Customizing the Body

The Art and Culture of Tattooing

Clinton R. Sanders and D. Angus Vail
Book Cover

PB: $29.95
EAN: 978-1-59213-888-3
Publication: Apr 08

HC: $81.50
EAN: 978-1-59213-887-6
Publication: Apr 08

Ebook: $29.95
EAN: 978-1-59213-889-0
Publication: Apr 08

240 pages
5.5 x 8.25
5 figures 12 halftones

Tattoos as art, work, decoration and defiance


"After looking at the sizeable collection of tattoo memorabilia, I entered the tattoo studio adjacent to the museum and, like many first-time visitors to tattoo establishments, impulsively decided to join the ranks of the tattooed. After choosing a small scarab design from the wall ‘flash,’ I submitted to the unexpectedly painful tattoo experience." So began sociologist Clinton Sanders’ seven-year involvement in the world of tattoo culture.

Customizing the Body discusses tattooing as a highly social act—as a manipulation of self-image, as a symbolically meaningful form of body alteration in contemporary society. A tattoo changes "how the person experiences his or her self and, in turn, how he or she will be defined and treated by others." Tattoos continue to be a mark of alienation from the mainstream, but they also have an affiliative effect, identifying one as a member of a select group. Common wisdom associates tattoos with life-long regret, but Sanders introduces passionate collectors—those who cannot resist the desire to "get more ink"—and tattooees who are very content with modest coverage. "(In the future) when I’m sitting around and bored with my life and I wonder if I was ever young once and did exciting things, I can look at the tattoo and remember."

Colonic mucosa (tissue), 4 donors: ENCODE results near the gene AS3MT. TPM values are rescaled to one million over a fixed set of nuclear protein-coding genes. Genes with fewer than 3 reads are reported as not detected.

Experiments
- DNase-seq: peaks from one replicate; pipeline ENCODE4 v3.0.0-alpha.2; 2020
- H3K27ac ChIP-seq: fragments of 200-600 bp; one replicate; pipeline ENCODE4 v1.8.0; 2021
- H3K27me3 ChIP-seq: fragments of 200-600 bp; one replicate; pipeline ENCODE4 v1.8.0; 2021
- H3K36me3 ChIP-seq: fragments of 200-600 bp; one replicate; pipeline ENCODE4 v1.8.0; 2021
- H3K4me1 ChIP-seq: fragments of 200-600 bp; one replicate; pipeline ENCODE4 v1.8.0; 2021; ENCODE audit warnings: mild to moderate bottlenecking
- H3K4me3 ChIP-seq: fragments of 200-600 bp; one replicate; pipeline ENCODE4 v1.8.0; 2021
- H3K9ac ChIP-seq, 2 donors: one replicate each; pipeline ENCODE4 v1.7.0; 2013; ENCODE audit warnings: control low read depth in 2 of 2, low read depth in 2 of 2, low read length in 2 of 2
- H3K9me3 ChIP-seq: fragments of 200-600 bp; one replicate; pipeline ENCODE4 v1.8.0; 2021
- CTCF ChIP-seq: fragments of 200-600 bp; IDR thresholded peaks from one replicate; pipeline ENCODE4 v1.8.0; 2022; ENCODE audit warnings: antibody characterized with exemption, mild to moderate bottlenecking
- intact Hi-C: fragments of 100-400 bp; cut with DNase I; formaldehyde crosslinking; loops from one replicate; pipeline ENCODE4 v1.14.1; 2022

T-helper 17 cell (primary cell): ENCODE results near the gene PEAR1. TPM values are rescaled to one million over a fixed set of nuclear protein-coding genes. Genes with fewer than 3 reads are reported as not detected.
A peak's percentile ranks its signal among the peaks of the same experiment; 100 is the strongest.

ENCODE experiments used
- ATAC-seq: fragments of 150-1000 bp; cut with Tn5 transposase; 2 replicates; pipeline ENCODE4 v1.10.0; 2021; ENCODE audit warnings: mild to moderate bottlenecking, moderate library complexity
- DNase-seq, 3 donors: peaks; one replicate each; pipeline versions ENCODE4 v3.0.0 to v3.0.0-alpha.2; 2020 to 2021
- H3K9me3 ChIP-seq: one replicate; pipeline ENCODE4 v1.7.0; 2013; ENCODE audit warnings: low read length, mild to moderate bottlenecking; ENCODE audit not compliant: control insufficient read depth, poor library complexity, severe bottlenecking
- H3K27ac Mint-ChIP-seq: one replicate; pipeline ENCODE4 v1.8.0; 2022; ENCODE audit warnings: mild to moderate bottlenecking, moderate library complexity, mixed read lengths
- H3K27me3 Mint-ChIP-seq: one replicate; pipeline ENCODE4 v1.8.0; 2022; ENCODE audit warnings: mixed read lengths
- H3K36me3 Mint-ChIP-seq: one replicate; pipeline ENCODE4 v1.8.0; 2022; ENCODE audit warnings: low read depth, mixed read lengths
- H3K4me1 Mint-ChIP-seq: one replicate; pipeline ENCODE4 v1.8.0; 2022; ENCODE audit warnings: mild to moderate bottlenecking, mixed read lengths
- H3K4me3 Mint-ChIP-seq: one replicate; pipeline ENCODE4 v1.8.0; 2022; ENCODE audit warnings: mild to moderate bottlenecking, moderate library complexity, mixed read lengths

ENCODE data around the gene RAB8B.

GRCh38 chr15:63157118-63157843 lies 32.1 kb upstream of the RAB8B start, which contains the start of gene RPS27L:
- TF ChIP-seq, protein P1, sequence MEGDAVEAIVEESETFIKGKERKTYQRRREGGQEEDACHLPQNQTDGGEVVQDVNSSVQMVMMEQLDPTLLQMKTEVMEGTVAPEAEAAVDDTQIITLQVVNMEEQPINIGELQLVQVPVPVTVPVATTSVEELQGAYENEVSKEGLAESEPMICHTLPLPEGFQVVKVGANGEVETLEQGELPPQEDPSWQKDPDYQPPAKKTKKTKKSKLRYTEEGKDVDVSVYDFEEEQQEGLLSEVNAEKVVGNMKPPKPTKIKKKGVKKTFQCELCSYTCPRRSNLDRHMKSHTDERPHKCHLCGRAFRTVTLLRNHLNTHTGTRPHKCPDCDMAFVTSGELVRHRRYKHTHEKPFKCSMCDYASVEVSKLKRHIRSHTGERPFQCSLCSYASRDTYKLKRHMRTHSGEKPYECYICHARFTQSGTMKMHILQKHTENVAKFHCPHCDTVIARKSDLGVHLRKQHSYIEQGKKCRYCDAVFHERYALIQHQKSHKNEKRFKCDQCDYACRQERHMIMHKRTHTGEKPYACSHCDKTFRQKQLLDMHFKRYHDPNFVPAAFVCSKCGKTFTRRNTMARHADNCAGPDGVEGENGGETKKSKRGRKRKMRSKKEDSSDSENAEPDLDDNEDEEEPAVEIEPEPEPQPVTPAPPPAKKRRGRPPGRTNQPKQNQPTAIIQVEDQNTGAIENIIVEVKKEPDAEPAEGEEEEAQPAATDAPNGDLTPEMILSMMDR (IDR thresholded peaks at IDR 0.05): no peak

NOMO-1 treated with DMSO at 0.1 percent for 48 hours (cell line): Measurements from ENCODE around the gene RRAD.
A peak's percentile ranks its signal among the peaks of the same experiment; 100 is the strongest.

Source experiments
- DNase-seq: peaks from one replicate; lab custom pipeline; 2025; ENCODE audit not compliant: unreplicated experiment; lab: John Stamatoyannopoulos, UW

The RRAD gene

Sanders’ immersion in this hidden social world—his years of hanging out in tattoo parlors and participating in conventions of enthusiasts—enable him to draw compelling portraits of tattoo collectors and artists. His interviews and observations reveal the ways in which artists are drawn into the work, their concerns in building their careers, and the nature of commercial exchange in tattoo studios. He juxtaposes an institutional view of art with the work done by highly skilled tattoo artists who are dedicated to erasing the negative stereotypes of their production and earning recognition for this marginally accepted form of body decoration.

Table of Contents

1. Introduction: Body Alteration, Artistic Production, and the Social World of Tattooing
2. Becoming and Being a Tattooed Person
3. The Tattooist: Tattooing as a Career and an Occupation
4. The Tattoo Relationship: Risk and Social Control in the Studio
5. Conclusion: Tattooing and the Social Definition of Art
Methodological Appendix

About the Author(s)

Clinton R. Sanders is Professor of Sociology at the University of Connecticut.